** If authors want to go the “United Artists” way, there will still be a place for editors. Trained editors are out there, and ready to be hired.

Here’s the talk:

Penguin’s Sekret Projekt: Book Country

Book Country site

Colleen Lindsay has been dropping tweets about Penguin’s Sekret Projekt for months! First, when she spoke of moving over to Penguin’s Business Development Team. Then, when she tweeted the job requirements for a new assistant.

Yesterday, I just happened to see that she planned to reveal the truth behind the project at her panel this morning at the DFW Writers Conference. Am I in Dallas-Fort Worth? No! Boo! BUT I do have Twitter. And now I know what the Sekret Projekt is…finally!

Drum roll, please…

Book Country, an online community for work-shopping genre fiction. If you click on the link above, the only message available is that it is “coming soon.” I can’t wait to see how it works.

UPDATE: The site is live! Looks like there are lots of interesting elements to explore, and it’s open not only to all writers but to all publishing industry folks, too. (Not just Penguin editors!) I’ll be signing up for a profile soon so I can see what it’s all about. If you do, too, follow me on Twitter or like me on Facebook and let me know what you think of the site.

How to write well, inspired by Richard Bausch and Shania Twain

Can good writing be taught?

I don’t think so.

But I do think good writing can be learned.

Just like singing.

A couple of weeks ago, I read an essay in The Atlantic’s fiction supplement about the silliness of how-to manuals for writing while I watched Shania Twain mentor American Idol contestants.

Not surprisingly, the essay got me thinking. Very surprisingly, so did Shania Twain.

Richard Bausch said,

If you really want to learn how to write [then] read…One doesn’t write out of some intellectual plan or strategy; one writes from a kind of beautiful necessity born of the reading of thousands of good stories…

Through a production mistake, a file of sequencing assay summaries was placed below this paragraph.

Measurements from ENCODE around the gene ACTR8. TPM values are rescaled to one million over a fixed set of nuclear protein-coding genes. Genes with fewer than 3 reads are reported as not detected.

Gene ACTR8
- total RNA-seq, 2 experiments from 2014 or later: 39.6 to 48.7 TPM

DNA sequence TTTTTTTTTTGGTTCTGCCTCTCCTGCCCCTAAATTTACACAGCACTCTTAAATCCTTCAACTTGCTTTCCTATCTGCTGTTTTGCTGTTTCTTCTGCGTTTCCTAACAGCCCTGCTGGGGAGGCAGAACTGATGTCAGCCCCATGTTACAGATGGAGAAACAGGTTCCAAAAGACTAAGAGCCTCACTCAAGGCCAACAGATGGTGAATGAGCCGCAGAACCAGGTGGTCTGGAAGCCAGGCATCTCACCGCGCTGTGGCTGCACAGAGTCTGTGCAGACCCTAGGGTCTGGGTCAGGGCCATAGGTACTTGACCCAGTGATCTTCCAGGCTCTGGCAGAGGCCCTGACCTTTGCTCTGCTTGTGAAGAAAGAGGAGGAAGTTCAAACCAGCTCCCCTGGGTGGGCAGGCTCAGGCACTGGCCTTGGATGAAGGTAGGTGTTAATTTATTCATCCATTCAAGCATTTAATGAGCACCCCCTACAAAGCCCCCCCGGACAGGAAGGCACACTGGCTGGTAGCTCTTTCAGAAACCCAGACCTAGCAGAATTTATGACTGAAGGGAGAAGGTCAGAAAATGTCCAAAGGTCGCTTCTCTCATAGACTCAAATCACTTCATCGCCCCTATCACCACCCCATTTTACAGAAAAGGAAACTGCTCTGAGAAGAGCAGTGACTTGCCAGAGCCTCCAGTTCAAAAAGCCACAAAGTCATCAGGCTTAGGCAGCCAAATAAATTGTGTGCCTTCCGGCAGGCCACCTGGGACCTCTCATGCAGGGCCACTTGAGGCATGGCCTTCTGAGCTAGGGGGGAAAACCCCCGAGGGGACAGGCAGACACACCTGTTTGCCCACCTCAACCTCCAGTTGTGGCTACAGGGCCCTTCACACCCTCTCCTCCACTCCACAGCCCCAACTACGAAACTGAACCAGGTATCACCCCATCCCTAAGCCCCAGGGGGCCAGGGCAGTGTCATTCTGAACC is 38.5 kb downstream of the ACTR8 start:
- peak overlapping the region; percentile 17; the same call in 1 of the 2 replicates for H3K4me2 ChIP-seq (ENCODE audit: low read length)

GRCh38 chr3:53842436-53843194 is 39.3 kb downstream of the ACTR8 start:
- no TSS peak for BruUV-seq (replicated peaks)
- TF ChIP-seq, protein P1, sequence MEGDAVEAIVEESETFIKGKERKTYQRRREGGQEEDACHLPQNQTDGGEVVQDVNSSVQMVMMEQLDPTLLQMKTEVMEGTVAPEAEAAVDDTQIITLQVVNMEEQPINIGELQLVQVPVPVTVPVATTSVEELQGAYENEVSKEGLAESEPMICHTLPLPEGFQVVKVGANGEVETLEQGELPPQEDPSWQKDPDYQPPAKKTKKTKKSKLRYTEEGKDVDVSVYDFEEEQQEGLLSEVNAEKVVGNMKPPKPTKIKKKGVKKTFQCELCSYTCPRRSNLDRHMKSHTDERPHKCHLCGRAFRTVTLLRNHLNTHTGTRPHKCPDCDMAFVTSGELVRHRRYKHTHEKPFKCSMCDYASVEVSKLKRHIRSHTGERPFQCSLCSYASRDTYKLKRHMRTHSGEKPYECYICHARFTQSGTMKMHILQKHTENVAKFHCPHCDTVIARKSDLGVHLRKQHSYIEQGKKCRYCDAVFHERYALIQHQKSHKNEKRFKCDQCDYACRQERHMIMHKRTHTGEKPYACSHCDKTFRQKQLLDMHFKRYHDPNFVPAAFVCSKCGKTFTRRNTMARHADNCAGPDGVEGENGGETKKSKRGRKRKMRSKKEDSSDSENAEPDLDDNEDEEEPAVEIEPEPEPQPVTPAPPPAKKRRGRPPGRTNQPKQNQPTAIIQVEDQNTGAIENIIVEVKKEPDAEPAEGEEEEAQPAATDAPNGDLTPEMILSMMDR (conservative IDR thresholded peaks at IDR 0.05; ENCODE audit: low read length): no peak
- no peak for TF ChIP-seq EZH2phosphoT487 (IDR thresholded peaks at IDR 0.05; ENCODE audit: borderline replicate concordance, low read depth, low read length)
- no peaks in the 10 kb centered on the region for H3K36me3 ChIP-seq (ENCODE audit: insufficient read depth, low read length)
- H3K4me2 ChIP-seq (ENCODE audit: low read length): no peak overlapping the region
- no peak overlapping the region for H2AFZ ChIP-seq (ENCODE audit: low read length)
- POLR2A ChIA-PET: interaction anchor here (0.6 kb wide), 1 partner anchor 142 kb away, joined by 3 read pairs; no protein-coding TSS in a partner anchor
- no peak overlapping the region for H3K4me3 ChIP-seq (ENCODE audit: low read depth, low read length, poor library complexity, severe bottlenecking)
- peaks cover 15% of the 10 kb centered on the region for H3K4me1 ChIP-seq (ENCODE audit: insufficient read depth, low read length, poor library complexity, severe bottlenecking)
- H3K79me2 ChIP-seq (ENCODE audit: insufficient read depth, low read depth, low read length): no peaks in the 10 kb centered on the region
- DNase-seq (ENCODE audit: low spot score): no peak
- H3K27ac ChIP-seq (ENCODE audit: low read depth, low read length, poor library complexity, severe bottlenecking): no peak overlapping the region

Shania said something to the effect of, “To make it, you can’t just be a great voice, you have to feel it.”

Let’s ignore for a moment how the market rewards timely topics and strong platforms. Those who are great writers, great storytellers, are more than marketing.

And learning to write, like learning to sing, begins with more than talent and desire, more than “a great voice.” It begins with “feeling it.” It begins with a deep, consuming love for the source material.

So, the first and most important step to becoming a good writer is immersion.

Wallow in stories and language, in song and melody. Luxuriate. Find what you love, what you hate, what bores you to tears. Read it all and keep reading. I agree with Bausch. Writers never really move on from this step. Reading is the foundation for writing. Reading is writing’s raison d’être.

Second, practice.

Write to sound just like those who swept you away with their tales, or phrasing, or high notes. Write to sound nothing like them. Write everything, from recipes to essays, novellas to poems. Realize that craft and artistry take hours, days and years of practice.

Third, hone your voice.

Make each word and rhythm and story your own. Riff a little. Or a lot.

Fourth, embrace your constructive critics.

They will tell you what you need to hear, even when it hurts. Peers, judges, readers, editors…even, maybe, one or two really good books about reading and writing. Listen to the advice that resonates, drop the rest of it. Then go back to the first three steps.

Finally, perform.

Let yourself feel it. Read it back. Does the rhythm and the story flow? Does it make your audience feel it, too? Put your writing into a reader’s hands and see what happens.

Most likely, a writer’s reward won’t be money or fame. The reward will be knowing your writing is part of the backbone, the foundation. Your work is there, in a reader’s library, along with Shakespeare, waiting to sweep someone away.

My personal TOC